4. Cost can never be realized because of the fact that choice is made; the alternative which is rejected can never itself by enjoyed.
5. Cost cannot be measured by someone other than the chooser since there is no way that subjective mental experiences can be directly observed.

- James Buchanan, Introduction: L.S.E Cost Theory in Retrospect


Everybody perceives that they see society.  But this perception is wrong.  We don't actually see society.  What we actually see is a reflection of society. All we can ever see is a reflection of society. This is because all we can ever know about what's really inside people depends entirely on what they choose to reveal.  People's projections create society's reflection.

The accuracy of society's reflection is critical.  Command economies fail because the reflection is terribly inaccurate.  Market economies succeed because the reflection is far more accurate.  If we can truly understand why, exactly, there's such a huge disparity in the accuracy of the reflections... then it should be really easy to understand how to improve market economies.

If we have a market in the private sector and a market in the public sector... then we will be able to see two different reflections of society.  Will both reflections be equally accurate?  Of course not.

Under most real-world taxing institutions, the tax price per unit at which collective goods are made available to the individual will depend, at least to some degree, on his own behavior. This element is not, however, important under the major tax institutions such as the personal income tax, the general sales tax, or the real property tax. With such structures, the individual may, by changing his private behavior, modify the tax base (and thus the tax price per unit of collective goods he utilizes), but he need not have any incentive to conceal his "true" preferences for public goods. - James M. Buchanan, The Economics of Earmarked Taxes

In the public sector, people would not have any incentive to conceal their true preferences.  This means that people's public projections would be more honest than their private projections.  As a result, the reflection in the public sector would be more accurate than the reflection in the private sector.  This is why I favor the expansion of government.  To be clear, I favor the expansion of a pragmatarian government.  I definitely don't favor the expansion of the current government.

Let's take a closer look at one-price-fits-all (OPFA).  If we did charge for roads, what could we say about the people who were willing to pay the price?  We could say that their payment (allocation) was equal to, or less than, their perception of relative scarcity (valuation)...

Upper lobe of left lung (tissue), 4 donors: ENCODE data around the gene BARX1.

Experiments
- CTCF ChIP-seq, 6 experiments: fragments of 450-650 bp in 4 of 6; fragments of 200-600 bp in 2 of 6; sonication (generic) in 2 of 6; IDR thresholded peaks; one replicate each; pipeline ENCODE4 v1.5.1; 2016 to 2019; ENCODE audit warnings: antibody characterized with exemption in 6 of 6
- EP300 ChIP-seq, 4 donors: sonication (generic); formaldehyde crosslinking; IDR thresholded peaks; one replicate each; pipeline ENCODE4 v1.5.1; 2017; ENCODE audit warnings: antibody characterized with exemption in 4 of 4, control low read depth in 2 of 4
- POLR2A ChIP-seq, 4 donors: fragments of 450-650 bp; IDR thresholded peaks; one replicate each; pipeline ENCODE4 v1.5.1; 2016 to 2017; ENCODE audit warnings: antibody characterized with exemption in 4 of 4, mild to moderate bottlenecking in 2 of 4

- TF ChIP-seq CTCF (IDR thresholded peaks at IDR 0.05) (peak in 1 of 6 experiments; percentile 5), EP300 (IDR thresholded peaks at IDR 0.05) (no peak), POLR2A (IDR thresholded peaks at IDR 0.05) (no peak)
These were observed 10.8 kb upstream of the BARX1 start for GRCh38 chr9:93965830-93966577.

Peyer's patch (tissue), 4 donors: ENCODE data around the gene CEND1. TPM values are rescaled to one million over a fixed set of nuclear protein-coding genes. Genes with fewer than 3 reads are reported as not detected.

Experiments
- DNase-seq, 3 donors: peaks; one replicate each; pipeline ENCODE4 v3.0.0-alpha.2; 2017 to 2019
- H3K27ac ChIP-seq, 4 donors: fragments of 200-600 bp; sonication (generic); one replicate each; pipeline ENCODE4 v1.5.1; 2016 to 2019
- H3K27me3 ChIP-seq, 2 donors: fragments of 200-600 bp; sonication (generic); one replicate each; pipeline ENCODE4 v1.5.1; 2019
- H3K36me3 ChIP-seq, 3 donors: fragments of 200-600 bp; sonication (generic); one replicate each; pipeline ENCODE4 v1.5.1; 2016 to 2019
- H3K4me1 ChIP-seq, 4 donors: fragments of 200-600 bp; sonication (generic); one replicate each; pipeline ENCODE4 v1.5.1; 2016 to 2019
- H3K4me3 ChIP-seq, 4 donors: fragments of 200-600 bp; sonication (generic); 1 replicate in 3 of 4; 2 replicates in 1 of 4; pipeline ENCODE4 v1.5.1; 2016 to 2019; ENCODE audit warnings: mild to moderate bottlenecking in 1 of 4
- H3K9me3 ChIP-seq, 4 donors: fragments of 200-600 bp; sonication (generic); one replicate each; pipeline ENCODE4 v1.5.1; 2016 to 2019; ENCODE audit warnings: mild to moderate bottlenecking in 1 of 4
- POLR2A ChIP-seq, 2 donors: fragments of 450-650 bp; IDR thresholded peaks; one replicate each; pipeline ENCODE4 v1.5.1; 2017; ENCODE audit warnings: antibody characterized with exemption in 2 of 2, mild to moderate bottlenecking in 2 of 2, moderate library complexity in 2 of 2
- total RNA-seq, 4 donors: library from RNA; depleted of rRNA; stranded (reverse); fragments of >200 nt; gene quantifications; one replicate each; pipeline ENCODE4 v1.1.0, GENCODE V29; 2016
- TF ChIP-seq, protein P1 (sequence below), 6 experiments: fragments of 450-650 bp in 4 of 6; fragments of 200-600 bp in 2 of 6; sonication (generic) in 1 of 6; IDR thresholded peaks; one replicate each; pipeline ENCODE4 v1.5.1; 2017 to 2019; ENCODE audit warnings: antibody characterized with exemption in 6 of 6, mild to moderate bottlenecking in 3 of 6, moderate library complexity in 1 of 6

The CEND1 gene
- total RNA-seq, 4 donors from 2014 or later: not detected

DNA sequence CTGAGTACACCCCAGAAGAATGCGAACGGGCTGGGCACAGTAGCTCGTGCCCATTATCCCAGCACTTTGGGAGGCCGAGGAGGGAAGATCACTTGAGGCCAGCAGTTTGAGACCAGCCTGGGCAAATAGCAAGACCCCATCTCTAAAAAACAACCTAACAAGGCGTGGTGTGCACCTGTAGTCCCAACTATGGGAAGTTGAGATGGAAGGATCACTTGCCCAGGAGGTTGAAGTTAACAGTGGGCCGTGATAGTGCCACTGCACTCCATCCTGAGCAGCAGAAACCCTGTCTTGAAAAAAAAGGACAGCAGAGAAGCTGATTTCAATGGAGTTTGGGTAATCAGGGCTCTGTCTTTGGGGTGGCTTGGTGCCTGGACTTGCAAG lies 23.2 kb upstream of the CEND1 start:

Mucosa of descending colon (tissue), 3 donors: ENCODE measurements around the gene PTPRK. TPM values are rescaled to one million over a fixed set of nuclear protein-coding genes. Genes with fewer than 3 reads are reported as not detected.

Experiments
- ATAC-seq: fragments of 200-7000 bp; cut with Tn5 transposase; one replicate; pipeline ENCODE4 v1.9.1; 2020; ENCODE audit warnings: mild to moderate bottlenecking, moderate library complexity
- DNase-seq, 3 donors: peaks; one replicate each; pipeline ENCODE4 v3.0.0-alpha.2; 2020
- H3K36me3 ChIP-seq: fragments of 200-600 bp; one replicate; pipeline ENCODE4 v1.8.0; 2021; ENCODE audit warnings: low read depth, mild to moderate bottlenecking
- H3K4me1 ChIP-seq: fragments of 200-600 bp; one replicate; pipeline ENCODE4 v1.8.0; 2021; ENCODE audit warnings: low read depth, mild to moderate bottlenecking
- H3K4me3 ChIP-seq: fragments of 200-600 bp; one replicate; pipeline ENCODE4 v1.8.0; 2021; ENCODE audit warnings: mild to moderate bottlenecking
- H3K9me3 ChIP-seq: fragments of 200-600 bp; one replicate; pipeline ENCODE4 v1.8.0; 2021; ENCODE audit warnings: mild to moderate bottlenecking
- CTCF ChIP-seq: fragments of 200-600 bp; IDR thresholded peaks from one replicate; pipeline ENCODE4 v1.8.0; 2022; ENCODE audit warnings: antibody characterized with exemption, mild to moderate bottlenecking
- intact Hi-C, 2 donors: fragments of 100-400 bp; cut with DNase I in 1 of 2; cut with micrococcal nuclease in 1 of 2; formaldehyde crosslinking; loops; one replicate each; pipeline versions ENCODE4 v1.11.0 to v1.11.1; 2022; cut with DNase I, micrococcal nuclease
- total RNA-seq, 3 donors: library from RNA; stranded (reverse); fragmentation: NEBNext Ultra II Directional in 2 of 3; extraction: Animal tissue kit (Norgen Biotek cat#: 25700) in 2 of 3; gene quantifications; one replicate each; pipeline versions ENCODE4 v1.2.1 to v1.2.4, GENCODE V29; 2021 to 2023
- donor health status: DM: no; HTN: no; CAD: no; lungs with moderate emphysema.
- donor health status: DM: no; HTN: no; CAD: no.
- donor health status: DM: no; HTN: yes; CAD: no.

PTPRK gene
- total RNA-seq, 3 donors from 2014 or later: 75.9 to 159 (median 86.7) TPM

allocation <= valuation

What are the chances though that a user's allocation would be equal to their valuation?  The chances would be super slim.  In most cases the user's allocation would be greater than their valuation.

valuation - allocation = consumer surplus

But what if, rather than charging people to use the road... we gave people the freedom to allocate their taxes to the road and all the other goods in the public sector?  Then people would no longer have an incentive to conceal their true preference for the road.

allocation = valuation

valuation - allocation = $0.00

Would tax choice truly eliminate all the consumer surplus in the public sector?   Let's imagine a two good public sector with tax choice...

1. Roads
2. Education

The tax rate is essentially the amount of money charged for these two goods.  With tax choice, taxpayers would have the freedom to decide how they divvied up their payment between these two goods.  If the tax rate was too low then it would mean that most taxpayers would perceive that at least one of these goods was relatively scarce.

Let's say that Frank has a tax obligation of $3,000 dollars.  He allocates $2,500 to education and $500 to roads.  Does his allocation equal his valuation?  Not if he perceives both goods to be in short supply.  If he perceives both goods to be in short supply then his allocation will be less than his valuation...

allocation < valuation

valuation - allocation = consumer surplus

Perhaps a diagram would help...

In this diagram we can see that, with user fees, Frank pays a lot more for roads than he pays for education.  Which intuitively seems a bit off.  Logically it seems pretty intuitive that the user fee for roads should be a lot lower than the user fee for education.  Right?  But what is the basis for this intuition?  Education is more costly than roads?  Or, education is more valuable than roads?  Or, the demand for education is greater than the demand for roads?  Perhaps the intuition looks like this...

education > roads

Education is greater than roads.  Ok, sure.  But how much, exactly, is it greater?

Thanks to the diagram we can clearly see that Frank's valuation of education is greater than his valuation of roads.  We know that Frank is willing to pay more for education than for roads.  But user fees can never be custom tailored to Frank.  So the user fees he pays for roads and education will never communicate exactly how much he perceives education to be greater than roads.  The same is true of all the other users.  As a result, with user fees, the proportion of funding for roads and education will never ever be optimal.  The balance will always be suboptimal.

With user fees the proportions can only ever be roughly correct.  But with tax choice, the proportions will always be 100% correct.

And I suppose that if I was as good at math as Paul Samuelson was then I'd be able to prove this with a beautiful model.  Unfortunately, I'm not as good at math as Samuelson was.  However, I'm far better at economics than he was.  In the grand scheme of things, being good at economics is far better than being good at math.  Maybe, in fact, there's something about being good at math that prevents a person from being good at economics.  Have any of the seriously good economists been seriously good at math?  Nope.  I don't think so.  So if an economist is good at math then don't trust their economics.